From that slightly awkward time that lies between the fully analog and fully digital eras come the Pioneer SX-3700. It was 1980 and digital displays were just catching on and Pioneer sought to capitalize on the movement with its Fluroscan technology. The SX-3700 produces 45 watts per channel and incorporates a direct coupled amplifier design.
There is a variant of the SX-3700 labelled the SX-820. Apparently it is a European version but has a black dial face and white Fluroscan. A couple other SX-3000 series receivers also had European variants in the SX-620, SX-720.
The Fluroscan display shows the tuning for the AM or FM bands depending upon AM or FM selector button is pushed. The analog dial shows both FM and AM tuning as well. The power output meter is also a Fluroscan display. Pioneer utilized a 3 gang FM tuning capacitor and quartz servo lock technology to create a very good FM tuner section. The Fluroscan FM display is backed up by a quartz crystal oscillator that provides a stable time base so that the correct numbers will always be displayed for a given frequency selection. The display is also 5 digits as opposed to many other manufacturers that used only four digits. Pioneer referred to all of this as their P.D.Q. or Pioneer Digital/Quartz tuning technology.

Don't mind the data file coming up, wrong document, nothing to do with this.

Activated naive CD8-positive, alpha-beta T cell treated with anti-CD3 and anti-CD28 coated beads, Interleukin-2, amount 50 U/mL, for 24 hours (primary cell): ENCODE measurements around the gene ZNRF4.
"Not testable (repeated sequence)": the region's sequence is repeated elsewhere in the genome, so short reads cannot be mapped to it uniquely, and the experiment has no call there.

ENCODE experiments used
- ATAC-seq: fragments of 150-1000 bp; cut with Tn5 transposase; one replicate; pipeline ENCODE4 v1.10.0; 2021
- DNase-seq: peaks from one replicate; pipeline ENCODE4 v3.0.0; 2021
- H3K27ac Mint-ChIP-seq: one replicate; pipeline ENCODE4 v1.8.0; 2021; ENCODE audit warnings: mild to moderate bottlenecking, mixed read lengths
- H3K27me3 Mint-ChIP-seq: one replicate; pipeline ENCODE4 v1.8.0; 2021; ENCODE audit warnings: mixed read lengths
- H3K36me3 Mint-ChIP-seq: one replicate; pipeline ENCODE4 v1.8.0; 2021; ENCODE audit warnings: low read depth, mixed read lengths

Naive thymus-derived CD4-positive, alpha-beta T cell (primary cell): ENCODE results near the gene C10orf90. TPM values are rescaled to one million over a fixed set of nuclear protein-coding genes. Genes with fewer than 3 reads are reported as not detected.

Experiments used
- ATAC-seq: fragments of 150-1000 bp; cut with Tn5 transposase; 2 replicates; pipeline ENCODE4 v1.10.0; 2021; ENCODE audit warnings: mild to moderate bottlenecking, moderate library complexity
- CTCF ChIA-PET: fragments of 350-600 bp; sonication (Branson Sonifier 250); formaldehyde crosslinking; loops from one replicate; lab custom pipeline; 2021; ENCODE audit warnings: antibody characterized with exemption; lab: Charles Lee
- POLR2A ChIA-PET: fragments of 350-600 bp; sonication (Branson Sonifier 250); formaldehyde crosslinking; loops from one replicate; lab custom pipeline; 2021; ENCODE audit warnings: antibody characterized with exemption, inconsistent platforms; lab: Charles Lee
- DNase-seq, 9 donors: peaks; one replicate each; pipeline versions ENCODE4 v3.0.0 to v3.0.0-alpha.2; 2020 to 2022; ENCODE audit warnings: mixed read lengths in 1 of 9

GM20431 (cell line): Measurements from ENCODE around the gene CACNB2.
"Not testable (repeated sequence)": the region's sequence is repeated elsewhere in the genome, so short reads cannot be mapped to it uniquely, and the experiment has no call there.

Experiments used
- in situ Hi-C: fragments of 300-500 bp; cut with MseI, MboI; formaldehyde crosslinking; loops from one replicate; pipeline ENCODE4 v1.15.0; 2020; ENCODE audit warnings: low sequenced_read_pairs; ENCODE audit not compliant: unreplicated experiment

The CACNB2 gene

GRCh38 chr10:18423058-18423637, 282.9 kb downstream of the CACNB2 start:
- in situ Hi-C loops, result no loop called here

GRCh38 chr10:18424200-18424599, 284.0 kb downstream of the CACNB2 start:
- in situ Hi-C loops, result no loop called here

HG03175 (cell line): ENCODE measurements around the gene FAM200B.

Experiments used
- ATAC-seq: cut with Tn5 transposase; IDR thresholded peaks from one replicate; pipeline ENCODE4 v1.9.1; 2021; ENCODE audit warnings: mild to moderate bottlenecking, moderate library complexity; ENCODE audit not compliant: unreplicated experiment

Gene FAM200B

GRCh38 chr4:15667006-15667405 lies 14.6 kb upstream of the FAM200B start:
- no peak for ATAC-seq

The SX-3700 was a mid range receiver and had bigger brothers in the SX-3800 and the SX-3900. But, those receivers had more complicated designs and are more difficult to work on than the SX-3700.
If you like the Fluroscan display then the SX-3700 (or SX-3800, SX-3900 depending upon your budget) might be the way to go. They do look very nice in the dark and are a good representation of the technological shift from analog to digital. They are also very good performers and can be found for a price that is within most budgets. A fully serviced unit will sell for around $300 while the average working unit will sell for $150 to $200.